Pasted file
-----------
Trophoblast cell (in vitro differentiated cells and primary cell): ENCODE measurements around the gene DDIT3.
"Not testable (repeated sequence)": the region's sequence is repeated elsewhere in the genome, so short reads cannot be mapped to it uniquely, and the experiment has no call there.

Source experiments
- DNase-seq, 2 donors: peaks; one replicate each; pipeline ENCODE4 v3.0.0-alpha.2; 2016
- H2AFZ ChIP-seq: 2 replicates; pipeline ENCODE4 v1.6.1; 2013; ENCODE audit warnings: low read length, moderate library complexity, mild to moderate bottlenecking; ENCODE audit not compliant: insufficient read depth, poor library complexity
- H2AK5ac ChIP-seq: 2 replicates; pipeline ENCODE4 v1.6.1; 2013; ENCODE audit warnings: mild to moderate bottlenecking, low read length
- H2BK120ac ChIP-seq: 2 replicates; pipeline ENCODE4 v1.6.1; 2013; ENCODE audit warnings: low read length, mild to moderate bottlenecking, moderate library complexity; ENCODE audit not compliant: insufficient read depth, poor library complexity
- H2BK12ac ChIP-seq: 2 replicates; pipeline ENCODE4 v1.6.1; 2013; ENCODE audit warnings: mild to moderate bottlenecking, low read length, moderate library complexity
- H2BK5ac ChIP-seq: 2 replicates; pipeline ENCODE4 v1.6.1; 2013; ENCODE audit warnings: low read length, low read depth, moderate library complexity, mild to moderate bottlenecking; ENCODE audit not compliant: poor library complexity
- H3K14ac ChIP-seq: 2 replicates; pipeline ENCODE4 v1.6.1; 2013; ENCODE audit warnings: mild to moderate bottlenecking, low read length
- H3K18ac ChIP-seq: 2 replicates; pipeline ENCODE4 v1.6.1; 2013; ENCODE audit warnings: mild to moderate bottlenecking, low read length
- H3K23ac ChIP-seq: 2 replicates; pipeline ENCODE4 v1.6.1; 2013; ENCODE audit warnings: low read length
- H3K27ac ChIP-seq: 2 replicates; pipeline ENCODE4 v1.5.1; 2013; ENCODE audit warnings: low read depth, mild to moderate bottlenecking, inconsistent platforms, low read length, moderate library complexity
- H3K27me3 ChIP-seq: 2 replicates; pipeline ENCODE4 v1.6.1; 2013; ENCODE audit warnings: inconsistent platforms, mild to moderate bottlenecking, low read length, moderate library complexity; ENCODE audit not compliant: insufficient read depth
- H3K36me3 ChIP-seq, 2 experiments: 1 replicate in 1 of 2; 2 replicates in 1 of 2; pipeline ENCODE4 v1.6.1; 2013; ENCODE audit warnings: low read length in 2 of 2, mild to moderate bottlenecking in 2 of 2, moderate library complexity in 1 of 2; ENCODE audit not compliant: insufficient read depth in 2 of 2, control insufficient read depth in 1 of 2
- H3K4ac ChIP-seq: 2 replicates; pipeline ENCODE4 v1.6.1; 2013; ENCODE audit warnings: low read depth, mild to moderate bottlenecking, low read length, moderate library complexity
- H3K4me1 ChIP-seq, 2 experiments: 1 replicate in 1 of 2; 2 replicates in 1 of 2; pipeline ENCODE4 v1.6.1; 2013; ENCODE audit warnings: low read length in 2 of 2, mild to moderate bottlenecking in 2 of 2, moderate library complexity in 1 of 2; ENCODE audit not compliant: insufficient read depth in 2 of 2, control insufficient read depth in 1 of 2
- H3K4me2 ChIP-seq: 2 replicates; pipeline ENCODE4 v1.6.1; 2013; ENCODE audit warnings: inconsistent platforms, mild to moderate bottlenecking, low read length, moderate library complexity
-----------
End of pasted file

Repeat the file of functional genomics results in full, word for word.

Trophoblast cell (in vitro differentiated cells and primary cell): ENCODE measurements around the gene DDIT3.
"Not testable (repeated sequence)": the region's sequence is repeated elsewhere in the genome, so short reads cannot be mapped to it uniquely, and the experiment has no call there.

Source experiments
- DNase-seq, 2 donors: peaks; one replicate each; pipeline ENCODE4 v3.0.0-alpha.2; 2016
- H2AFZ ChIP-seq: 2 replicates; pipeline ENCODE4 v1.6.1; 2013; ENCODE audit warnings: low read length, moderate library complexity, mild to moderate bottlenecking; ENCODE audit not compliant: insufficient read depth, poor library complexity
- H2AK5ac ChIP-seq: 2 replicates; pipeline ENCODE4 v1.6.1; 2013; ENCODE audit warnings: mild to moderate bottlenecking, low read length
- H2BK120ac ChIP-seq: 2 replicates; pipeline ENCODE4 v1.6.1; 2013; ENCODE audit warnings: low read length, mild to moderate bottlenecking, moderate library complexity; ENCODE audit not compliant: insufficient read depth, poor library complexity
- H2BK12ac ChIP-seq: 2 replicates; pipeline ENCODE4 v1.6.1; 2013; ENCODE audit warnings: mild to moderate bottlenecking, low read length, moderate library complexity
- H2BK5ac ChIP-seq: 2 replicates; pipeline ENCODE4 v1.6.1; 2013; ENCODE audit warnings: low read length, low read depth, moderate library complexity, mild to moderate bottlenecking; ENCODE audit not compliant: poor library complexity
- H3K14ac ChIP-seq: 2 replicates; pipeline ENCODE4 v1.6.1; 2013; ENCODE audit warnings: mild to moderate bottlenecking, low read length
- H3K18ac ChIP-seq: 2 replicates; pipeline ENCODE4 v1.6.1; 2013; ENCODE audit warnings: mild to moderate bottlenecking, low read length
- H3K23ac ChIP-seq: 2 replicates; pipeline ENCODE4 v1.6.1; 2013; ENCODE audit warnings: low read length
- H3K27ac ChIP-seq: 2 replicates; pipeline ENCODE4 v1.5.1; 2013; ENCODE audit warnings: low read depth, mild to moderate bottlenecking, inconsistent platforms, low read length, moderate library complexity
- H3K27me3 ChIP-seq: 2 replicates; pipeline ENCODE4 v1.6.1; 2013; ENCODE audit warnings: inconsistent platforms, mild to moderate bottlenecking, low read length, moderate library complexity; ENCODE audit not compliant: insufficient read depth
- H3K36me3 ChIP-seq, 2 experiments: 1 replicate in 1 of 2; 2 replicates in 1 of 2; pipeline ENCODE4 v1.6.1; 2013; ENCODE audit warnings: low read length in 2 of 2, mild to moderate bottlenecking in 2 of 2, moderate library complexity in 1 of 2; ENCODE audit not compliant: insufficient read depth in 2 of 2, control insufficient read depth in 1 of 2
- H3K4ac ChIP-seq: 2 replicates; pipeline ENCODE4 v1.6.1; 2013; ENCODE audit warnings: low read depth, mild to moderate bottlenecking, low read length, moderate library complexity
- H3K4me1 ChIP-seq, 2 experiments: 1 replicate in 1 of 2; 2 replicates in 1 of 2; pipeline ENCODE4 v1.6.1; 2013; ENCODE audit warnings: low read length in 2 of 2, mild to moderate bottlenecking in 2 of 2, moderate library complexity in 1 of 2; ENCODE audit not compliant: insufficient read depth in 2 of 2, control insufficient read depth in 1 of 2
- H3K4me2 ChIP-seq: 2 replicates; pipeline ENCODE4 v1.6.1; 2013; ENCODE audit warnings: inconsistent platforms, mild to moderate bottlenecking, low read length, moderate library complexity